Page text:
6. Half-Life: Alyx (PC VR)
For years the idea of a new Half-Life has been a running joke but while this isn’t Half-Life 3 it is very close to that, in terms of both the story and the gameplay innovation. The fact that it’s a VR title, that requires a powerful PC to run, means the audience for it will always be limited but Valve have taken the excuse to go all out when pushing the medium, in terms of graphics and interaction. There are some minor pacing issues, and problems with repetition, but it’s still the indisputable gold standard when it comes to big budget VR gaming.
7. Nioh 2 (PS4)
The two Nioh games have been unfairly overlooked by many and while they do have a lot in common with FromSoftware’s Dark Souls games their combat is much more expansive and amongst the best seen in any series this generation. The new yokai abilities in the sequel are an excellent addition, expanding the range of combat options even further and allowing for some memorable boss battles and wonderfully strange visuals. A PC version is being released next year so hopefully that will give the game another chance to find a wider audience.
8. Hades (NS/PC)
An isometric indie roguelike seems an unlikely candidate for one of the best action games of the year but Hades takes everything Bastion creator Supergiant Games has been doing for the last decade and fine tunes it to near perfection. That includes the storytelling, which not only features their signature use of a narrator but also a fascinating cast of characters that provide a constant stream of new commentary no matter how many times you die. It’s just a shame that the procedurally-generated levels don’t have quite the same level of hand-crafted personality.
9. Cyberpunk 2077 (XO/PS4/PC)
Even just a few weeks ago it would’ve been impossible to imagine the fate that Cyberpunk 2077 seems to have carved for itself, turning CD Projekt into public enemy number one after the game was found to be nigh unplayable on the standard Xbox One and PlayStation 4 consoles. It’s all the sadder because on the PC the game’s qualities are clear, even amongst all the bugs. The level of detail and interactivity in the game world is unparalleled and while Cyberpunk 2077 is less innovative than you might have hoped it still has a chance to redeem itself as one of the best action role-players of the generation.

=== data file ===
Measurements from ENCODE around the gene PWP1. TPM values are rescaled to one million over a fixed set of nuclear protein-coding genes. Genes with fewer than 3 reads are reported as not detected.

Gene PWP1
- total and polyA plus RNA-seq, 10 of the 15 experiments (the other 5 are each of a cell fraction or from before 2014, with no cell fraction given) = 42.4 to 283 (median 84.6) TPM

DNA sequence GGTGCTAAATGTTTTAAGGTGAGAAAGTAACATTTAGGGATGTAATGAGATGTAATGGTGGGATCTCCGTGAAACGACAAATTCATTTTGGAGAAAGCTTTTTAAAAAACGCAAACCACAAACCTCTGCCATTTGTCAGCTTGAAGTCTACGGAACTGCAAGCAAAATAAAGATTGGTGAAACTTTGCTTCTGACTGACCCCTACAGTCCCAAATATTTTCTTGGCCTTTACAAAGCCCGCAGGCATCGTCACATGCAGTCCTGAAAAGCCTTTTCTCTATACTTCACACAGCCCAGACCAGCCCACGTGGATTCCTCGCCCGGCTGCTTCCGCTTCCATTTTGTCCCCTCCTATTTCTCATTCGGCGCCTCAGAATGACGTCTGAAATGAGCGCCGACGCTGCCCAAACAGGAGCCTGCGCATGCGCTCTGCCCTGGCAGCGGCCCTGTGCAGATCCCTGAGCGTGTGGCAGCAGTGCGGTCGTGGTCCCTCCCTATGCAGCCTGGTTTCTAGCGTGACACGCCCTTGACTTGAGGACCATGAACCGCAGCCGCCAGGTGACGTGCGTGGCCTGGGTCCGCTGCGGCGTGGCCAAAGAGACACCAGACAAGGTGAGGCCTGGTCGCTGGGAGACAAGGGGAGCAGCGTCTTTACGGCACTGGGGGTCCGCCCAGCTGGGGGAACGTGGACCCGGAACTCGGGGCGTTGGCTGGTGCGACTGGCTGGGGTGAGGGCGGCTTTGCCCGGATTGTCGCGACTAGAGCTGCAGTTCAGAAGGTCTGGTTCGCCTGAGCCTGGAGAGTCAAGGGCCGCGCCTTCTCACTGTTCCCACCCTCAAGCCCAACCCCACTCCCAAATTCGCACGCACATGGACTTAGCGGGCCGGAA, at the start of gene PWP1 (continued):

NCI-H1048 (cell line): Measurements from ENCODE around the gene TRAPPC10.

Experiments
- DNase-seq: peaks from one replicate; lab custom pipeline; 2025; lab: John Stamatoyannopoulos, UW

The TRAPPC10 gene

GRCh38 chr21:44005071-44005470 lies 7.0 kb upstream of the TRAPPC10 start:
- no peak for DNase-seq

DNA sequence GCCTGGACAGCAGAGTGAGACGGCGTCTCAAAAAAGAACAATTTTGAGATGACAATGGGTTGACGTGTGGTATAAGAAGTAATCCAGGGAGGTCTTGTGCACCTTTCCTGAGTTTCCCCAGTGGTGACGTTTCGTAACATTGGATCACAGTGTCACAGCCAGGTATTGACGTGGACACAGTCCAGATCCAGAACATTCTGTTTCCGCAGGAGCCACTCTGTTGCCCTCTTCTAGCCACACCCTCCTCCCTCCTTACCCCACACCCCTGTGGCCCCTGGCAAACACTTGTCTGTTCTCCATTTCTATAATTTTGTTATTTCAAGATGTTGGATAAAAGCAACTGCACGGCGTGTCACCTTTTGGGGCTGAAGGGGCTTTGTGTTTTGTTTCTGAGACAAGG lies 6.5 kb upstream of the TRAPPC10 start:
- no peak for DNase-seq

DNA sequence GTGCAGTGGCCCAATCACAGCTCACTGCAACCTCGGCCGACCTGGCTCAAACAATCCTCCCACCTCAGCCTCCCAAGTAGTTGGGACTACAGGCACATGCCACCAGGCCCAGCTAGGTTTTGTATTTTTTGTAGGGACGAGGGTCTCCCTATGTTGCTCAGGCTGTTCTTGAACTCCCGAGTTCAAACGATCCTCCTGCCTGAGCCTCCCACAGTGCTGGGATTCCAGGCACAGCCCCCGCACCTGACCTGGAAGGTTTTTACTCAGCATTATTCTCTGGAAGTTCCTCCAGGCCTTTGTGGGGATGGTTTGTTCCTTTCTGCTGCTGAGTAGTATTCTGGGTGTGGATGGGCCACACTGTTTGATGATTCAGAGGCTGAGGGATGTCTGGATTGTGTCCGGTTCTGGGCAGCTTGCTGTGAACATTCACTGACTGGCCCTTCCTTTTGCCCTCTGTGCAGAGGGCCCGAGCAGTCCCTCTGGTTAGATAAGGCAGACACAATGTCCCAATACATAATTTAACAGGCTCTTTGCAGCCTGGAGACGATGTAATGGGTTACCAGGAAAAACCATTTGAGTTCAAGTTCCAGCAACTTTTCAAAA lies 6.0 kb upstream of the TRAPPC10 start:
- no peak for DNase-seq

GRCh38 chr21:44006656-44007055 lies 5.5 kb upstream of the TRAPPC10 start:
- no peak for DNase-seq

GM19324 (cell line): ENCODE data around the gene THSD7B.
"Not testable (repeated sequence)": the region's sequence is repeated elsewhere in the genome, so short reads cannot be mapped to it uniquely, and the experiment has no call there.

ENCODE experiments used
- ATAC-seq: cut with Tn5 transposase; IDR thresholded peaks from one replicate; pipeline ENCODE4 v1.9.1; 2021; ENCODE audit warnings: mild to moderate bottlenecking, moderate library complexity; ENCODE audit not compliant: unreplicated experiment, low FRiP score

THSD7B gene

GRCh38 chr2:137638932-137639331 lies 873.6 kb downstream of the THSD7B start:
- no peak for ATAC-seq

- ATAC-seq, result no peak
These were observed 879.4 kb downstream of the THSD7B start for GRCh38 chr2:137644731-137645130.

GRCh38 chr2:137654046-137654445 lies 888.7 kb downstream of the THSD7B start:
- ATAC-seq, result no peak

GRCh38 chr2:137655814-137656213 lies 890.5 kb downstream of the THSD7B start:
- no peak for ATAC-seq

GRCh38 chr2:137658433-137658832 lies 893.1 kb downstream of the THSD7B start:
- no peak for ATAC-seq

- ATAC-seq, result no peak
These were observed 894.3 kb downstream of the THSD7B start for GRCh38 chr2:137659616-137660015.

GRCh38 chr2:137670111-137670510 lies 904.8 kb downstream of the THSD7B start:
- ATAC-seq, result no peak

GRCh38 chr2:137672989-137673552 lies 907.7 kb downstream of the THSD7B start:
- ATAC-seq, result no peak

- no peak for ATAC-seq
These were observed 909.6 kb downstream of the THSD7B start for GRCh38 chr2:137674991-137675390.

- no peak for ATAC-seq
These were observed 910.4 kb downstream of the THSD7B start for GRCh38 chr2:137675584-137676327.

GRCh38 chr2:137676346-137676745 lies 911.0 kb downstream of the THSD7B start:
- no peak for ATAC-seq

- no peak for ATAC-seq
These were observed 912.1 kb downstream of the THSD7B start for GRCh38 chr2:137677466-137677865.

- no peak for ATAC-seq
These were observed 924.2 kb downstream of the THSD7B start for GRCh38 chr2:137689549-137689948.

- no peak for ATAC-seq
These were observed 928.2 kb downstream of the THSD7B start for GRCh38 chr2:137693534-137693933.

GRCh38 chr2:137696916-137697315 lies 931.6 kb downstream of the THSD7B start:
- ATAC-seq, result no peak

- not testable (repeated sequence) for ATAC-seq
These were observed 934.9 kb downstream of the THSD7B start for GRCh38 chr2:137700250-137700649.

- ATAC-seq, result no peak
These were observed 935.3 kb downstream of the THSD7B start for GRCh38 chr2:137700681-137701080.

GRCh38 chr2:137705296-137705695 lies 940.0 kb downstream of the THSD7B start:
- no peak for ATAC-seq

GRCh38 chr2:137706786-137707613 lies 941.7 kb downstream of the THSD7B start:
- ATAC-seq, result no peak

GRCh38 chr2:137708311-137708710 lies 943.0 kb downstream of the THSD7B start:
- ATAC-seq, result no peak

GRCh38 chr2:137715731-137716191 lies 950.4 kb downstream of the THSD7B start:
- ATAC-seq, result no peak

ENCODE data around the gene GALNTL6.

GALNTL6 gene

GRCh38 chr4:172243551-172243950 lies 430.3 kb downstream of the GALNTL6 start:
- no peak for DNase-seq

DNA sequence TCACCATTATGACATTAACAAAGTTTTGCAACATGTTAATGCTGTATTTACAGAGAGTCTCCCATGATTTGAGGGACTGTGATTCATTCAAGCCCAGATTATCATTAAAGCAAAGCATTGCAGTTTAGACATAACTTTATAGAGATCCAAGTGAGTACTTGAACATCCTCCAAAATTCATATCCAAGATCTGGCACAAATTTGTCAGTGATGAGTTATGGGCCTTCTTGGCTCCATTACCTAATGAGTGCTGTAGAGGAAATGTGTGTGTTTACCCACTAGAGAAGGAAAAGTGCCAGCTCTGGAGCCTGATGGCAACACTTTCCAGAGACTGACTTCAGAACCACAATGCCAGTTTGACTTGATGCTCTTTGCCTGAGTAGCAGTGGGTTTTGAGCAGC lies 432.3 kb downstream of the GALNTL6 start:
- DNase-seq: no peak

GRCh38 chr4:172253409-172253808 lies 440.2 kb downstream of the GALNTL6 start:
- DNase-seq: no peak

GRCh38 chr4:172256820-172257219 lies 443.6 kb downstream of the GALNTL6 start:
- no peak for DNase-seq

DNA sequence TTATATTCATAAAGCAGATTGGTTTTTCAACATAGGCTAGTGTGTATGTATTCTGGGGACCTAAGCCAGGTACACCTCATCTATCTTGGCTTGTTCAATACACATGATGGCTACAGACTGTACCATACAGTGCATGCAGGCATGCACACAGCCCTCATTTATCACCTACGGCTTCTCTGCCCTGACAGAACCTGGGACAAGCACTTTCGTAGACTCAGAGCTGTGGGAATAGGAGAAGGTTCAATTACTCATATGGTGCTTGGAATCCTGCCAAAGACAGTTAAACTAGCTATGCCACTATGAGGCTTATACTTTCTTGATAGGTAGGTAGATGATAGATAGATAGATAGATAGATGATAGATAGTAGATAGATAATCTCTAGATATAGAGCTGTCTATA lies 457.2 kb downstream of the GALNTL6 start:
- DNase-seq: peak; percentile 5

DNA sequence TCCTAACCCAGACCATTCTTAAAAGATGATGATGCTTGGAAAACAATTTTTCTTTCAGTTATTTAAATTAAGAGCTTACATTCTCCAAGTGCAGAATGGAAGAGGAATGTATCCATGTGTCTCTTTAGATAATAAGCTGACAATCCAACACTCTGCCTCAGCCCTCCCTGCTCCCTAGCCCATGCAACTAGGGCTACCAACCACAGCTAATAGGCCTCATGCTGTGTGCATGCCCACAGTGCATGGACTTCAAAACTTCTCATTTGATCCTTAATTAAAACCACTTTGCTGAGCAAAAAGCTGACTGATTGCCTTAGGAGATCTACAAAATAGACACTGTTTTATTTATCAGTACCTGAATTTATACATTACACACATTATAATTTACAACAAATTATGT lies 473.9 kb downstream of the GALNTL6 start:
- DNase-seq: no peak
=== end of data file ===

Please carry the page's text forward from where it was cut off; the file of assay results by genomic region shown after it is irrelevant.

10. Spider-Man: Miles Morales (PS4/PC)
We were never huge fans of Insomniac’s first Spider-Man game but we found this spin-off to be considerably more engaging, even though the setting and gameplay is largely the same (and so still a shameless rip-off the Batman: Arkham games). Surprisingly, the shorter length helps the game, with a more focused story and a much more compelling villain, that leads to one of the best video game endings of recent years. Suddenly Spider-Man 2 has even more to live up to.
11. Doom Eternal (XO/PS4/NS/PC)
The 2016 reboot was already one of the best first person shooters of the generation but this is one of the most successful examples of the bigger, better, more approach to sequels – even if we could’ve done without the platforming sections and dopey plot. The combat though is fantastic, expanding on the idea of using enemies themselves to replenish your health, armour, and ammo as you treat the legions of Hell as a sort of walking armoury, leading to some enjoyably tactical combat that is anything but mindless.
12. The Pathless (PS4/PS5/PC/iOS)
A surprise highlight of the PlayStation 5 launch line-up, this open world adventure is the latest in a long line of games that manages to evoke the speed and joy of Sonic The Hedgehog far better than any modern Sega game. That is the only similarity though, as this open world puzzler’s traversal system is based, rather oddly, around archery. As peculiar as that sounds it works perfectly in context and it’s only the slightly undercooked combat that stops the game from becoming a true classic.
13. Star Wars: Squadrons (XO/PS4/PC)
We loved the X-Wing and TIE Fighter space combat simulators games of the mid-90s but they appeared so contrary to current trends in gaming that there seemed no chance of them coming back. But this is essentially a spiritual sequel and one that works extremely well on consoles, especially if you have a PlayStation VR headset. The complexity of the flight simulation and combat is fantastic and makes for great multiplayer, although it’s a shame that the missions wasn’t designed with the same level of intricacy.